Is now a good time to buy a pizzeria?

I know the answer is going to be general yes from the community here if it can work and I dedicate myself to it. My heart really wants to, I worked in a pizza shop for a couple of years in college, got married and told my wife one day I would own my own. For the past two years I have been doing my own pizza at home entertaining family and friends and of course they say its great pizza…

There is local pizzeria in a small town for sale. It has been in this town for 15+ years. The population is about 2000 with a small community college nearby. Average income is $50k. Its the only shop within 5 miles of the town.

Owner is selling for 125k, says its profitable, but is tired of it after 22 years of being in the pizza biz. He also says he is willing to stay on for a couple of months to help with the transition.

Would you consider purchasing the shop?

Now is as good a time as any. Not enough info to know but the fact that the owner is willing to hang around and help is a good indicator that whatever he is telling you (which you haven’t shared with us) has some truth in it. Most people who are selling you a pack of lies would not want to hang around.

Not at the asking price…There is lots of surplus equipment out there…I would scout out a new location and start from scratch or at least give the seller the impression that is what you are doing…When he becomes aware of your intentions, he may be more realistic in his asking price…Plus a new landlord might be more willing to sign a long term lease at a lower price because of the “perception” the economy is in the dumps…Starbucks made millions by growing during a previous recession because they were able to get lots of low price leases when landlords became desperate…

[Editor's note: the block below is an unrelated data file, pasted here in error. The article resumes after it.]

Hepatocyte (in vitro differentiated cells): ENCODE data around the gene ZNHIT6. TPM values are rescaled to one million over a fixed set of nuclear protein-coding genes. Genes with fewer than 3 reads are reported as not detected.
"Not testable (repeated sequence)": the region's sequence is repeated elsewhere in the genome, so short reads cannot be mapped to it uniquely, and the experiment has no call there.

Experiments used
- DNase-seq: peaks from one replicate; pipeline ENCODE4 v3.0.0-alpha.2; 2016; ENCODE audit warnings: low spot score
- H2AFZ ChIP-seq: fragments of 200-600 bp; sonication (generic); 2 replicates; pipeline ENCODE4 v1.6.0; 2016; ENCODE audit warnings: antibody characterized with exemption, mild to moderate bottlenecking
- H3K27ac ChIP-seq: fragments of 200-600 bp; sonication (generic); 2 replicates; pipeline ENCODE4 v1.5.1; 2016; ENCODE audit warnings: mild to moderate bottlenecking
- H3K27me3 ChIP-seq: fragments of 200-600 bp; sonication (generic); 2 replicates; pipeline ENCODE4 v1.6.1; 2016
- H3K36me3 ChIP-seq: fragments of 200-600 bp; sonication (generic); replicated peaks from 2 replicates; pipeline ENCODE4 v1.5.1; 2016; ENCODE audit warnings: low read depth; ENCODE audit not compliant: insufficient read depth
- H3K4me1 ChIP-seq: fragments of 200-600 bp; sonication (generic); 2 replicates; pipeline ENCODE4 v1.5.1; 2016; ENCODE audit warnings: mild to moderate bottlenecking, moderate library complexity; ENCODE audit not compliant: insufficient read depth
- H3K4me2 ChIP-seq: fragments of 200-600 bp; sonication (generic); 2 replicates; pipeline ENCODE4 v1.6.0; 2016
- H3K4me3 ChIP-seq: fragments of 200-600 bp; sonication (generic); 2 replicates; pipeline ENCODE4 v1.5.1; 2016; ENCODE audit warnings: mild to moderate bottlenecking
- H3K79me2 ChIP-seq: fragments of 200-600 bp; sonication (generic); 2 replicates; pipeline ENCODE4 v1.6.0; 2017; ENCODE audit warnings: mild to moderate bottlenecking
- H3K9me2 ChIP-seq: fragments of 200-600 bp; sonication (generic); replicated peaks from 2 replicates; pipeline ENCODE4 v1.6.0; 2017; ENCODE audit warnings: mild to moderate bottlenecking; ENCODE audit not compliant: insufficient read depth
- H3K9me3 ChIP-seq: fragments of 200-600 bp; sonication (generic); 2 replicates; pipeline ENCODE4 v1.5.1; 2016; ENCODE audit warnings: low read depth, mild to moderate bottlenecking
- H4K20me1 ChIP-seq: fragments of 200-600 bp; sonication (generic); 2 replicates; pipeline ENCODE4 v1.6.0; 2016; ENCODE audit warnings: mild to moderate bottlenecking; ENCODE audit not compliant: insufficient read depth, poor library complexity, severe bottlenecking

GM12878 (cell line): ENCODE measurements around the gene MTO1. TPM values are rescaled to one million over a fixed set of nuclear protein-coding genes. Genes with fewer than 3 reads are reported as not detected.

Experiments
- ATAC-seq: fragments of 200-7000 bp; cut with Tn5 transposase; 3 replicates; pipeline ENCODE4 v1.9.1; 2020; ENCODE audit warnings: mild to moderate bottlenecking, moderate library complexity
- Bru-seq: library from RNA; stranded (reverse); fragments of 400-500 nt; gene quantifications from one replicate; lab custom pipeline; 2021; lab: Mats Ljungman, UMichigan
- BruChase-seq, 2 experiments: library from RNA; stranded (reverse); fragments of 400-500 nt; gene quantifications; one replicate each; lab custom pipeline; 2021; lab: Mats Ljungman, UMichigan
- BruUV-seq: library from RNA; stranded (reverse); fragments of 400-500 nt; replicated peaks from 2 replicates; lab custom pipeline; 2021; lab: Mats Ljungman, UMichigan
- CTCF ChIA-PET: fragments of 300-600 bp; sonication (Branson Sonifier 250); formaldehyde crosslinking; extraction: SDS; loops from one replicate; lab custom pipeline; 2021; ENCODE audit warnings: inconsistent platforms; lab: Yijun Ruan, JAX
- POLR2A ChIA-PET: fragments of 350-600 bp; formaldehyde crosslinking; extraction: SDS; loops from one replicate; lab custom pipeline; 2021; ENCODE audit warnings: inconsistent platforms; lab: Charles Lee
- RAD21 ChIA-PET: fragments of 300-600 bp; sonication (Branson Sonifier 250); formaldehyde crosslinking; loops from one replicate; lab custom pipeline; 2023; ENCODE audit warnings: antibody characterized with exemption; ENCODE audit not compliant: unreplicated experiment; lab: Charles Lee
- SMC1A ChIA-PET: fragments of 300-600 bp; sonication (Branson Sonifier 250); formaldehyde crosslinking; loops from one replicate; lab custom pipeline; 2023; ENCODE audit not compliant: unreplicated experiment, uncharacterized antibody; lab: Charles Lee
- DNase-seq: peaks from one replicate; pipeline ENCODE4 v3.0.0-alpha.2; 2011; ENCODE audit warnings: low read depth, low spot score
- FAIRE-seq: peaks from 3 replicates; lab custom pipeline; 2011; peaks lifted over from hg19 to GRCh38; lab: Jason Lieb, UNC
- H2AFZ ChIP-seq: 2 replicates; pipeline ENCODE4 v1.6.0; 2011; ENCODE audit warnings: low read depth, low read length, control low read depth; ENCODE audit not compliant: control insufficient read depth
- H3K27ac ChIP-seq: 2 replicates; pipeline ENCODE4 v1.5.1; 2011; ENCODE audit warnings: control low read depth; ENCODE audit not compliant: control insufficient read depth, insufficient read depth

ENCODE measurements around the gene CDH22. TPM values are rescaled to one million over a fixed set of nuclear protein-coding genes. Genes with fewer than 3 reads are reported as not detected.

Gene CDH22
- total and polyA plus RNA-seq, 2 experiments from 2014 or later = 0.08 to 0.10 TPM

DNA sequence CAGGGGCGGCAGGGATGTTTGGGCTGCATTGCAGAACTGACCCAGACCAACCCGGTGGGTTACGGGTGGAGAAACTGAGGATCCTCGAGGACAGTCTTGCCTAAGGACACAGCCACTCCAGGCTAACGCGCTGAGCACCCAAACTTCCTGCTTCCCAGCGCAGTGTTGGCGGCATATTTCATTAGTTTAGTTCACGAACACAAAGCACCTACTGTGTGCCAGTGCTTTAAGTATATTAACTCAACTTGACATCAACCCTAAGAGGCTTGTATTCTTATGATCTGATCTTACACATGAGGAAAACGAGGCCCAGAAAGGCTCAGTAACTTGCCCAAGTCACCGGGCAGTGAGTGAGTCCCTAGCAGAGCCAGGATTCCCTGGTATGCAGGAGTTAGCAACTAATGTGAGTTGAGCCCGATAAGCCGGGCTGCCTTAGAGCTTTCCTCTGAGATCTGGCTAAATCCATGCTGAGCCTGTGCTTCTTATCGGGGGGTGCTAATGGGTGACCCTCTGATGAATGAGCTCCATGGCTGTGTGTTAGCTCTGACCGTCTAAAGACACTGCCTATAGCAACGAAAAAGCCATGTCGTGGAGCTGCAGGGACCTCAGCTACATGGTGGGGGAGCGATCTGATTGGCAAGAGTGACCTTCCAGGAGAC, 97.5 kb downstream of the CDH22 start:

Forgot to mention all equipment comes with the place including recipes. I don’t know if that makes a difference or not.

I don’t have any financials at this time, but he said he would allow the new owner keep the name for 6 months as to not disrupt the current customers.

He’s selling “goodwill”. That’s the name and location. Well, if he’s taking away the name after 6 months, you’ve WAY overpaid for goodwill. I wouldn’t BUY a $50k job for $125k to begin with, but what he’s asking is just plain nuts.

With all due respect to some of the responders to this post, if you think you can open a pizza shop FROM SCRATCH for pennies & net 50K in the first year–you have no business commenting on this gentleman’s post. Better yet, go do it.

Get us some more numbers, like gross sales the past 5 years, labor $ & food cost $. Let us know what hours the current owner is working & if he is paying himself for those hours. Also is the 50K in net profit above some kind of salary/hourly for the present owner or just the 50K. This deal could work, but not at 125K & why does he want his name back in 6 months?

Sorry the 50k is the average income of the population. It has nothing to do with the pizzeria.

How about some store numbers?

The owner would like to discuss those in person. I do not have any yet.

Make sure you don’t just “discuss” them. Get the full financials, income tax filings and sales tax filings. Nobody every artificially inflates their sales tax filings.

Like pizzamaker said, find out how much time he’s working there too. If he considers “profitable” to be drawing a salary and being there 70 hours per week the store is probably overpriced.


The market is saturated and the economy is rough. If you care to go beyond those two factors, offer the seller 5K REFUNDABLE based on the numbers she/he presented and what you observed, documented, etc. during the eight weeks you worked there…side by side.


I don’t think the $50k number is what the store is making. In the context of the paragraph he is talking about the avg income of the surrounding population. That’s how I interpreted it anyway.